Summary Of Pray You Catch Me By Beyonce

Improved Essays
At the interlude between “pray you catch me” and “hold up” Beyoncé uses a spoken word written by Warsan Shire which states “I tried to change/Closed my mouth more/Tried to be softer, prettier – less awake”. The significance of this excerpt is the fact that it ties in well with her over-all struggle with being a black celebrity in a world that expects her to be a form of black that is acceptable. It is also a reflection of what a black woman must do in order to be accepted and fit into this society. By “less awake” Beyoncé is referring to the pressure she has felt to remain out off not speaking up about the issues that have plagued her community. This ties in well with the fact that after the slaying of Trayvon Martin while many celebrities …show more content…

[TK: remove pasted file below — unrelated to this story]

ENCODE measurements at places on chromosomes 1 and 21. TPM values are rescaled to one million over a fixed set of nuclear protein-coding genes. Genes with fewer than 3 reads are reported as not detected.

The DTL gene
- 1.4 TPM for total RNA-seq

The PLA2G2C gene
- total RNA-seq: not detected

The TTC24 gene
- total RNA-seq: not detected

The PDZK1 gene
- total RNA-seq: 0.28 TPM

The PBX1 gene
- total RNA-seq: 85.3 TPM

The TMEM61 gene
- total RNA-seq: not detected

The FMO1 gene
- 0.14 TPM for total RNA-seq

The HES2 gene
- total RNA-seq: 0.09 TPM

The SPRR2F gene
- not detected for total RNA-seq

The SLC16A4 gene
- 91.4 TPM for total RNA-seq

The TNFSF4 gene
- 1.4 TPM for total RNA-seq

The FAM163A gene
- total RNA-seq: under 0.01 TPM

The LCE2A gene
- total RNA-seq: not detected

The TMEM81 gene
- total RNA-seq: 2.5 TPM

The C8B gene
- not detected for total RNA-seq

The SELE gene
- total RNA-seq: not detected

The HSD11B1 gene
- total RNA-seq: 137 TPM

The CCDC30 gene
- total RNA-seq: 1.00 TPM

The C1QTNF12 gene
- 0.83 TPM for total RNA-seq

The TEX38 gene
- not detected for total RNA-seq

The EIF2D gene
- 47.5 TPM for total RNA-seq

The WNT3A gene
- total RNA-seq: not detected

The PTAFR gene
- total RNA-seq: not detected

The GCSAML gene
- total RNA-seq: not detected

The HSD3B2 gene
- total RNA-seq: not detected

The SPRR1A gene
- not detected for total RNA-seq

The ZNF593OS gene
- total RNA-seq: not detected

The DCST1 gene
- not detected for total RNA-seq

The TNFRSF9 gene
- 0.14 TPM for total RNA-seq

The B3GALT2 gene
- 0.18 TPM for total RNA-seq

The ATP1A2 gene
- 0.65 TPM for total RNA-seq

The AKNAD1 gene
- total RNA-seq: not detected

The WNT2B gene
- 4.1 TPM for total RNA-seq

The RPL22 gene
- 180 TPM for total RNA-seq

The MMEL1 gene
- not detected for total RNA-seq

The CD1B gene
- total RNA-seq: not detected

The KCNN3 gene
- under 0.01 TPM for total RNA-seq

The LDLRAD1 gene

Take for example, Beyoncé’s statement of “Becky with the good hair” in “Sorry”. While the main focus for many has been on who is Beyoncé referring to when saying “Becky” the significance in this excerpt is “good hair”. The term “good hair” is derived directly from the Black communities own colonial history in which when “slaves” reached the plantations they were divided into two groups. The first group were those with lighter skin and straighter hair (“good hair”) who were placed within the household to care for the family and the second group that contained those with darker skin and kinkier hair that were sent to do field work. When the term “good hair” is used it is meant to portray an image of “naturally straight, soft to the touch, long, and closet in texture to white women’s hair” while “bad hair” has portrays an image of Black hair in its natural state “- thick, wooly, an enemy to fine-toothed comb”. Hair for Black women has come to represent more than just fashion, but can be seen as a reminder of slavery and the oppression they have experienced. This idea of “house Negroes” (“good hair”) and “field Negroes” (“bad hair”) has created a division within the Black community that keeps them from coming together. This idea that lighter skin and straighter hair is what is most desirable has come to be internalized within the Black community leading many to change their appearance to assimilate and conform to society 's beauty standards. It is this internalization that the visual album is fighting against and is an attempt to undo the stigma that surrounds a Black woman’s own natural beauty without assimilation. This attempt to undo the stigma is exemplified in the inclusion different generations of Black women, in different shades, and hairstyles. Not only are individuals

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